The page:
Indian English, legal English and legal Indian English

Judges need to start writing their judgments in plain and simple language that is easy to understand for the small proportion of English speakers in India, and to translate for the rest of the citizens, writes VIKRAM HEDGE.


A few days ago, Senior Advocate Fali Nariman, speaking about essential lawyering skills, said:

“In India, striving for excellence in the law can only be achieved by striving for and achieving some degree of proficiency in the language of the law. In colonial times, for over 200 years, English, as spoken and written in British India, had always been looked upon as a foreign language, but no longer. English has now become a language in independent India we have now accepted as our own by choice,”

He, no doubt, makes a valid point. Also, consider the reported exchange between the Chief Justice of India and the Solicitor General of India on Saturday: Both shared that they learned English only from Class 8. The medium for their education, except for their legal degrees, was their respective mother tongues. The two legal luminaries have this in common with around 10 percent of India, which speaks English as a second or third language.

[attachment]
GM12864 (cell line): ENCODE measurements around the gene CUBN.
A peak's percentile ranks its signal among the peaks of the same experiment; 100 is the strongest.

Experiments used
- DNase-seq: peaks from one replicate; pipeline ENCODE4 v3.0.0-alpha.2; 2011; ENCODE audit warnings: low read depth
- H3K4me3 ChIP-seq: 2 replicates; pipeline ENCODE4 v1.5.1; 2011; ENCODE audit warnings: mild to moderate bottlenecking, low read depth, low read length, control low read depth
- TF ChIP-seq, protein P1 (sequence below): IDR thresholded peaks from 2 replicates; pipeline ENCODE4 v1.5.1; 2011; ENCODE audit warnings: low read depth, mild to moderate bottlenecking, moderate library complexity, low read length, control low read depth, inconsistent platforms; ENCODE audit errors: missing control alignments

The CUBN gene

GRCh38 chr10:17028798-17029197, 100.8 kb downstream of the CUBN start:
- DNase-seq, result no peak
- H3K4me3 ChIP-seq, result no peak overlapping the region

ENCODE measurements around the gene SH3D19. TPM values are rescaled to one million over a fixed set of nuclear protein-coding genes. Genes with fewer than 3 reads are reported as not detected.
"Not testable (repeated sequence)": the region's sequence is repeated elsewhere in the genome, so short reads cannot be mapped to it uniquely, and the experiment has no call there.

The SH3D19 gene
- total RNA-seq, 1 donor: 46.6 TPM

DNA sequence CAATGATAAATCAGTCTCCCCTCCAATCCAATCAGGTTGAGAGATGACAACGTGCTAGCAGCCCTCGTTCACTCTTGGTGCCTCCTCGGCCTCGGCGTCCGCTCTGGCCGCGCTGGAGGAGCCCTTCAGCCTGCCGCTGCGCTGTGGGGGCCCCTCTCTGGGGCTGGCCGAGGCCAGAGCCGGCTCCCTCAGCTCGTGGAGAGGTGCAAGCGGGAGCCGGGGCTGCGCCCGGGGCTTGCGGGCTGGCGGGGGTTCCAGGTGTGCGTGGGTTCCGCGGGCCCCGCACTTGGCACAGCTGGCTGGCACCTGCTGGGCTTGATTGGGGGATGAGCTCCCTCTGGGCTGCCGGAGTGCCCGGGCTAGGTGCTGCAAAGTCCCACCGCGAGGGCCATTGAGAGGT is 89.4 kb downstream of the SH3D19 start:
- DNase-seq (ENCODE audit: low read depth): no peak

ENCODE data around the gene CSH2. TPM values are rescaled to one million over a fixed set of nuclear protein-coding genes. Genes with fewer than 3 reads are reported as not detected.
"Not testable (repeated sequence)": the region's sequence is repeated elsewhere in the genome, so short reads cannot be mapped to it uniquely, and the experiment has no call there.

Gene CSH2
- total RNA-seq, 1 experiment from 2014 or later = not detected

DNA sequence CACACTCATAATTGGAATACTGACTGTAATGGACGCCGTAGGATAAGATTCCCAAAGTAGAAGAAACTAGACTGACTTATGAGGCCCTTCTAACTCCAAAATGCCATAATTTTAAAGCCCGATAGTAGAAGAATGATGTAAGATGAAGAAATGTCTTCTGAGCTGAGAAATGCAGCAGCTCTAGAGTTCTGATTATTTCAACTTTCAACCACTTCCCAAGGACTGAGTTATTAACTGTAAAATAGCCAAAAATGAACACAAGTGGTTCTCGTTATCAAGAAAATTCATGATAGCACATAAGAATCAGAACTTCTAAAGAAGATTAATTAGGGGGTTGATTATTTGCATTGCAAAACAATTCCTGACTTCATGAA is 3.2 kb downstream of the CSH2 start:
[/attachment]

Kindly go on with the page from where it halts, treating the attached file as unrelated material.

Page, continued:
These two vignettes paint a picture of the peculiar system we have gotten used to functioning under. No doubt English is an Indian language today. But its speakers’ relationship perhaps falls under a category known in native Anglophone countries as ‘English as a Second Language’.

Judgments in simple and clear language

So when the Chief Justice, at function organized by the National Legal Services Authority on Sunday, said “Since our decisions have a huge social impact, they should be easily comprehensible and must be written in simple and clear language”, it gave some food for thought.

This statement by the Chief Justice fits with his earlier stated goal of “Indianisation” of the judicial system.

This author has previously argued for widespread translation of judgments and greater use of Indian languages in Courts. That is a process that is bound to take some expense, effort, and time, though it would be well worth it. But before that courts would do well to keep some aspects in mind when writing judgments.